Savings and consumption decisions will be more efficient if households have the opportunity to borrow and save as they wish. This in turn would lead to more consumption, and therefore overall growth. The accuracy of this prediction is clearly borne out by developments in Sweden from 1980 to 2000, which is shown in Mårten Bjellerup’s dissertation Essays on Consumption: Aggregation, Asymmetry, and Asset Distributions. Greater opportunities to borrow money in various ways provided households with greater freedom to realize their plans and satisfy their needs, which helped create a higher rate of growth during the period.
One decisive factor for our being able to plan our lives as we wish is the possibility of borrowing and saving: education, cars, homes are just a few of the costly items that most people can afford only by borrowing money. A system where individuals have to save up for education or a home would most probably delay the realization of these plans, an involuntary delay. Since the late 1970s opportunities to borrow money have increased, including more comprehensive student loans and the deregulation of the mortgage market, all of which has made it easier for households to satisfy their needs and wishes.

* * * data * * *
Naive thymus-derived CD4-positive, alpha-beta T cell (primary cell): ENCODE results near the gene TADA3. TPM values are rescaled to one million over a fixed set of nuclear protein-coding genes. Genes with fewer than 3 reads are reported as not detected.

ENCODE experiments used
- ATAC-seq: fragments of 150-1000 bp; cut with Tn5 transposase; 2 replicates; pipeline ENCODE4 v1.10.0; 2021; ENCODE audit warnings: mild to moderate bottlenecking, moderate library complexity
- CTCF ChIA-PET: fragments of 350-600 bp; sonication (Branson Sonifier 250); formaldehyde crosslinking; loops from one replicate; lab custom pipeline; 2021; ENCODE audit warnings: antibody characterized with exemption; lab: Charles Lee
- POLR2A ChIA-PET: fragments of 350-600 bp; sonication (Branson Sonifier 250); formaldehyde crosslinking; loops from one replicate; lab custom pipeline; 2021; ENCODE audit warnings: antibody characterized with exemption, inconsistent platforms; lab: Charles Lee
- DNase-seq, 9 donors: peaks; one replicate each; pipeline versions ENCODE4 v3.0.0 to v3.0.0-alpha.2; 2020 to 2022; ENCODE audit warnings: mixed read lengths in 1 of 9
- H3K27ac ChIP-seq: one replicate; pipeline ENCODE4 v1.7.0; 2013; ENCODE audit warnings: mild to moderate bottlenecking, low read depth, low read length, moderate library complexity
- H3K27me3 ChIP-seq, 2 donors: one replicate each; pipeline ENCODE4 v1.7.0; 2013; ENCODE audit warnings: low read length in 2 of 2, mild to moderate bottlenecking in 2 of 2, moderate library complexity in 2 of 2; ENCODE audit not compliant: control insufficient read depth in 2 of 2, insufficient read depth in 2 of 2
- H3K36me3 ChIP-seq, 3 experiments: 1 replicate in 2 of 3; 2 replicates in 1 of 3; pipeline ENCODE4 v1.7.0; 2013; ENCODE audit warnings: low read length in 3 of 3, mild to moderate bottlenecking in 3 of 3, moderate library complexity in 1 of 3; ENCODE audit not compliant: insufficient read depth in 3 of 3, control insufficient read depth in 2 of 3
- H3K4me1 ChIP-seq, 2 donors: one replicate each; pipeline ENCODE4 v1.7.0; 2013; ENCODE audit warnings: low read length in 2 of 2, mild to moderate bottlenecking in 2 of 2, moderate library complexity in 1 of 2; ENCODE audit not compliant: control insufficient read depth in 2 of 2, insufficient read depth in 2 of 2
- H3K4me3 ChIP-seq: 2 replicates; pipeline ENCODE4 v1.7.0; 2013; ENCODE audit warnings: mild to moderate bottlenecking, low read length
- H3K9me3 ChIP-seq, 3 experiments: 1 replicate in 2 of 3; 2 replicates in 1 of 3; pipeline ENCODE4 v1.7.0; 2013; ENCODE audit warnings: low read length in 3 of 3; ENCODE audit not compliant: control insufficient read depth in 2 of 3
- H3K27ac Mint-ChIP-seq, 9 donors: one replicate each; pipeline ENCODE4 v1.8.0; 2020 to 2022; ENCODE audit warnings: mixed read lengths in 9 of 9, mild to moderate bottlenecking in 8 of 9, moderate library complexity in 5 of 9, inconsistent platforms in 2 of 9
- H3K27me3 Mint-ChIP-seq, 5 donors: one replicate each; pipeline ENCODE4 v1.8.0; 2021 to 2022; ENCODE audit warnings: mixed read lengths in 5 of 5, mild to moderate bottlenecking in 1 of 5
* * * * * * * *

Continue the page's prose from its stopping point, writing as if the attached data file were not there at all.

Influential economic theory has long assumed that the distribution of income and wealth in society does not affect consumption in any substantial way, which is refuted by the findings in this dissertation. The results show that the group with negative net wealth, that is, households where debts are greater than assets, grew during the 1980-2000 period, and this, in turn, has led to a higher rate of growth. Furthermore, the findings show that the positive effect on consumption is probably due to the relatively high income of the group. In other words, this underlines the importance of studying the respective distribution of income and net wealth over time, and moreover separately, since types of assets have extremely different effects on consumption behavior.
Kerstin Brodén | alfa
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